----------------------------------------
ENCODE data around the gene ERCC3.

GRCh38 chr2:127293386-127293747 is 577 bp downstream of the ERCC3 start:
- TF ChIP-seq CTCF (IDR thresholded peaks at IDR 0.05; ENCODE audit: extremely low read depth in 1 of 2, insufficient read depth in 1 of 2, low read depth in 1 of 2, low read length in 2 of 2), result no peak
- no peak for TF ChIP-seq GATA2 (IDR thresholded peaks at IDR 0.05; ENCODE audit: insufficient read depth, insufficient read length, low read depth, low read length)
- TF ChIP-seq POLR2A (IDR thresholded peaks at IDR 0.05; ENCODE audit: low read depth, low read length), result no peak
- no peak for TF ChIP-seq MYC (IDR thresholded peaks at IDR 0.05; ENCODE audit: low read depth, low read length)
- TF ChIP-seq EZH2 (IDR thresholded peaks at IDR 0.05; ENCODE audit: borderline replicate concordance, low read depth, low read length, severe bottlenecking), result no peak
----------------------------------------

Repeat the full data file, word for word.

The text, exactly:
ENCODE data around the gene ERCC3.

GRCh38 chr2:127293386-127293747 is 577 bp downstream of the ERCC3 start:
- TF ChIP-seq CTCF (IDR thresholded peaks at IDR 0.05; ENCODE audit: extremely low read depth in 1 of 2, insufficient read depth in 1 of 2, low read depth in 1 of 2, low read length in 2 of 2), result no peak
- no peak for TF ChIP-seq GATA2 (IDR thresholded peaks at IDR 0.05; ENCODE audit: insufficient read depth, insufficient read length, low read depth, low read length)
- TF ChIP-seq POLR2A (IDR thresholded peaks at IDR 0.05; ENCODE audit: low read depth, low read length), result no peak
- no peak for TF ChIP-seq MYC (IDR thresholded peaks at IDR 0.05; ENCODE audit: low read depth, low read length)
- TF ChIP-seq EZH2 (IDR thresholded peaks at IDR 0.05; ENCODE audit: borderline replicate concordance, low read depth, low read length, severe bottlenecking), result no peak